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Psychol Rev. 1989 Oct;96(4):674-89.

Children and adults as intuitive scientists.

Abstract

The metaphor of children and lay adults as intuitive scientists has gained wide acceptance. Although useful in one sense, pertaining to scientific understanding, in another, pertaining to the process of scientific thinking, the metaphor may be fundamentally misleading. Research is reviewed indicating that processes of scientific thinking differ significantly in children, lay adults, and scientists. Hence, it is the instruments of scientific thinking, not just the products, that undergo "strong restructuring" (Carey, 1986). A framework for conceptualizing development of scientific thinking processes is proposed, centering on progressive differentiation and coordination of theory and evidence. This development is metacognitive, as well as strategic. It requires thinking about theories, rather than merely with them, and thinking about evidence, rather than merely being influenced by it, and, hence, reflects the attainment of control over the interaction of theories and evidence in one's own thinking.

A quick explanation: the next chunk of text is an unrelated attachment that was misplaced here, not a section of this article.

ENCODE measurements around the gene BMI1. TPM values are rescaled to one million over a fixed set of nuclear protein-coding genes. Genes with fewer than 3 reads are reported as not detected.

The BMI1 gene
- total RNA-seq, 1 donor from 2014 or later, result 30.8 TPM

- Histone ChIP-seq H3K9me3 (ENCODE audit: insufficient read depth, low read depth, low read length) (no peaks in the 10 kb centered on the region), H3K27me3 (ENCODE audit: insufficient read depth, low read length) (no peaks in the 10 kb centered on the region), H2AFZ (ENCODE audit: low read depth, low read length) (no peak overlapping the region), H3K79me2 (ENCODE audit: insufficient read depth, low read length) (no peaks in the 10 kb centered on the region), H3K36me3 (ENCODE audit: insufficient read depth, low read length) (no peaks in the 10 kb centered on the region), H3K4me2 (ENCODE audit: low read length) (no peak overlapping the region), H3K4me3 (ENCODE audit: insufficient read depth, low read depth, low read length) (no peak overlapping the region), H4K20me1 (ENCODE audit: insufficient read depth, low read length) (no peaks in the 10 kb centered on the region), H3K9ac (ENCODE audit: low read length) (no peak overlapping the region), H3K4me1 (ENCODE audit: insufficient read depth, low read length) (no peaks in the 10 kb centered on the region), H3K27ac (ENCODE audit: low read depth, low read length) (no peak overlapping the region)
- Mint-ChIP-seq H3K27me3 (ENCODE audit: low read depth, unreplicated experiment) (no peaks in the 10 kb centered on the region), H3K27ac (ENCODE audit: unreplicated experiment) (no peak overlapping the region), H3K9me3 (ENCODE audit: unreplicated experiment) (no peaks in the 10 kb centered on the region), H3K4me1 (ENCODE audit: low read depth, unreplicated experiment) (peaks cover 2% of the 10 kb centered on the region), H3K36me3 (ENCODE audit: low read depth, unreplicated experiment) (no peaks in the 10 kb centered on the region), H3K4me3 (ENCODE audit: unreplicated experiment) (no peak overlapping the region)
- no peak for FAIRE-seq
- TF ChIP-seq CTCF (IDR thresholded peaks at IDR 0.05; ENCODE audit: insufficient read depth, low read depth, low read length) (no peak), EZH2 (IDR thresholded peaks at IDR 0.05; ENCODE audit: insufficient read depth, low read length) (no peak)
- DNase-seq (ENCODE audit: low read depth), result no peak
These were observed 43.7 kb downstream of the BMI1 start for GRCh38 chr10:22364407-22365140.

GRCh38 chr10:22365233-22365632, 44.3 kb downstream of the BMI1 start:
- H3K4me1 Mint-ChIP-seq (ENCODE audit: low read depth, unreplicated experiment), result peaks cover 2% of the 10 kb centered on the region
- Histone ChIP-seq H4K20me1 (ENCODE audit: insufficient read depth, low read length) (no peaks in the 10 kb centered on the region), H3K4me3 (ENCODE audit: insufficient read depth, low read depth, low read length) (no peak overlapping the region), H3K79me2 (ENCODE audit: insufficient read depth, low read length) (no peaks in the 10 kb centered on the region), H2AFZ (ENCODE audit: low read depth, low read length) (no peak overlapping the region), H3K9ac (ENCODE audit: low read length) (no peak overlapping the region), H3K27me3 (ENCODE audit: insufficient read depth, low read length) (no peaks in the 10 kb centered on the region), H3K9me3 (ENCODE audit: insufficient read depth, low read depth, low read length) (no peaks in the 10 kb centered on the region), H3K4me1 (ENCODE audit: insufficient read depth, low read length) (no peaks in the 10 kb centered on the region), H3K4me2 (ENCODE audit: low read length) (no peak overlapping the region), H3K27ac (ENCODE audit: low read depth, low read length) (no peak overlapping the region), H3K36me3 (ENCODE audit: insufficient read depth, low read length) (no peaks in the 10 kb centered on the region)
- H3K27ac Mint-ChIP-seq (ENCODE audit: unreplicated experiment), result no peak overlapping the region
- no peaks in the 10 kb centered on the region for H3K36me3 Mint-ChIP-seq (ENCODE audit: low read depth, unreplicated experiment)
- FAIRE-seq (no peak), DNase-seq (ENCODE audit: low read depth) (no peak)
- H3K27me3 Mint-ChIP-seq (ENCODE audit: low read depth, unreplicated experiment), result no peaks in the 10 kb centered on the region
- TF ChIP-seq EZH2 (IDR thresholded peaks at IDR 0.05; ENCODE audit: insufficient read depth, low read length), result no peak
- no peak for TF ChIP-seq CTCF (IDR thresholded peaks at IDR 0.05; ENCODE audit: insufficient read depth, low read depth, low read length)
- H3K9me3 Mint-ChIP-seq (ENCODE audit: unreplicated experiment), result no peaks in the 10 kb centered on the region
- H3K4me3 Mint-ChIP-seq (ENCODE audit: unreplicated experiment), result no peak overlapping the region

PMID:
2798653
[PubMed - indexed for MEDLINE]
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